Touch and Feel Duck
- Gather your materials. For this duck I used 3 different pieces of paper, one for the background, one for the duck and one to cut the feet and beak out of. Also a marker for the outline and eyes, and of course glue and feathers.
- Draw the outline of a duck. Don’t worry if it’s not perfect, you’ll be covering most of it with feathers anyway.
- Spread the glue! And start feathering your duck, I thought my son would love this , and as it turned out he refused to touch a single feather. Toddlers keep you on your toes!
- Let the glue dry, meanwhile cut out the feet and beak.
- Cut the duck out and glue it onto a 2nd piece of paper, this will help make it more sturdy. If your child wants to they can decorate the background too.
- Add the beak and feet
- Voila your very own touch and feel duck!
Six little ducks that I once knew,
fat ones, skinny ones, and fair ones too,
but the one little duck with the feather on his back,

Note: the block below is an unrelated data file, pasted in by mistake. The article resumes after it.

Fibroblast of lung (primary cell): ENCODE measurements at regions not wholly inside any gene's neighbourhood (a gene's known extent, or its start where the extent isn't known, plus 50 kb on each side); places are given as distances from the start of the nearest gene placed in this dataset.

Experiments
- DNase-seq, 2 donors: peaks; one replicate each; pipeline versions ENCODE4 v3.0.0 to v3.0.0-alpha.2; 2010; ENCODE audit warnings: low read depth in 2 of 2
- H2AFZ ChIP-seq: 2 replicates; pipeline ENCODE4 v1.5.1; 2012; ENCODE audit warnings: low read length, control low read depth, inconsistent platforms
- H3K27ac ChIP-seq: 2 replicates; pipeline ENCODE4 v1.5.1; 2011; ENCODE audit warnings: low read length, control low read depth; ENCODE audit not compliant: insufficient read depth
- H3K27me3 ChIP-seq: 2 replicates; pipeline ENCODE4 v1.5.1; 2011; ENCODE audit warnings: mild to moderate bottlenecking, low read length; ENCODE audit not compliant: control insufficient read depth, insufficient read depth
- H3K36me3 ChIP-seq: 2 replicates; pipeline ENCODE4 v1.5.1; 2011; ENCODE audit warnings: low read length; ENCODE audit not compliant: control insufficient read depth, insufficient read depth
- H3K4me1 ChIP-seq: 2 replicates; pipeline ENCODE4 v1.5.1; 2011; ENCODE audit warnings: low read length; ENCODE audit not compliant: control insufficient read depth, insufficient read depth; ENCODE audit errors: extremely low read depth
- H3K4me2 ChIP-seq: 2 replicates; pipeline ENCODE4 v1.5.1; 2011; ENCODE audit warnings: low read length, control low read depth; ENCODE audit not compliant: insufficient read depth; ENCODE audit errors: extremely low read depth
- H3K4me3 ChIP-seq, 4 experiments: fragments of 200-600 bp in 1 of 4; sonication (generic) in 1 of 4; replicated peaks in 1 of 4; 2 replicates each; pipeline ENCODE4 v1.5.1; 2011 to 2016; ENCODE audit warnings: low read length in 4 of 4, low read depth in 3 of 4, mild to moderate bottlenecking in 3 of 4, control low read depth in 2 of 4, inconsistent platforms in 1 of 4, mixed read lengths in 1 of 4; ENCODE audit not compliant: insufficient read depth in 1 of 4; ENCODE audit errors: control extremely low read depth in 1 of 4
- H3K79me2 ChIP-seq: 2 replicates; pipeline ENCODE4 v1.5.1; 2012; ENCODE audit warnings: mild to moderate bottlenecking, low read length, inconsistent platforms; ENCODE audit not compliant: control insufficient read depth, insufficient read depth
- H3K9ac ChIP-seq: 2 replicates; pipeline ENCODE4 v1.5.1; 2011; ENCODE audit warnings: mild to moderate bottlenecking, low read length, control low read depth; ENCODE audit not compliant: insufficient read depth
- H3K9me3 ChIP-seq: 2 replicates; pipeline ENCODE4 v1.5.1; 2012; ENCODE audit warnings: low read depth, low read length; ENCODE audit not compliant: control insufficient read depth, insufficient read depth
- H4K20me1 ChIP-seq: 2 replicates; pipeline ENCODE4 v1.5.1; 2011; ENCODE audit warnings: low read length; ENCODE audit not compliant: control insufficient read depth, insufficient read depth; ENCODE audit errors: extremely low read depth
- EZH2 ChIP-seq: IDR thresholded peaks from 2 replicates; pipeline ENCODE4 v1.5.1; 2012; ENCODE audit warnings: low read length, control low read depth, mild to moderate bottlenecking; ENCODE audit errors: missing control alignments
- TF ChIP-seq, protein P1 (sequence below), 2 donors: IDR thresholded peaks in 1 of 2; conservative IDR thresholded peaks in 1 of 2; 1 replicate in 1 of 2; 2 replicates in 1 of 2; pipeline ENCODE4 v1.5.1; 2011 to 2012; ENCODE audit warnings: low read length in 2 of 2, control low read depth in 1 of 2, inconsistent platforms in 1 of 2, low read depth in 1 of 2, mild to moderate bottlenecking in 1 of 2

he led the others with a quack quack quack!
Quack, quack , quack,
he lead the others with a quack quack quack!
” Brian Banana Duck Sunshine Yellow” by Australian author Chris McKimmie is a whimsical book, that may get some parents wondering if the author is a creative genius or an avid drinker. Kids will love the silly storyline and adults will enjoy the bits of dry wit put in especially for them. There are a few terms that are not seen often in the United States so this book would also be a fun one to use while teaching an international theme. I loved it!
“One Duck Stuck” by Phyllis Root looks like an everyday book , but inside you will find a brilliantly repetitive storyline, that promotes teamwork, and mathematical skills! My students a few years ago were nuts about this book and yours will be too!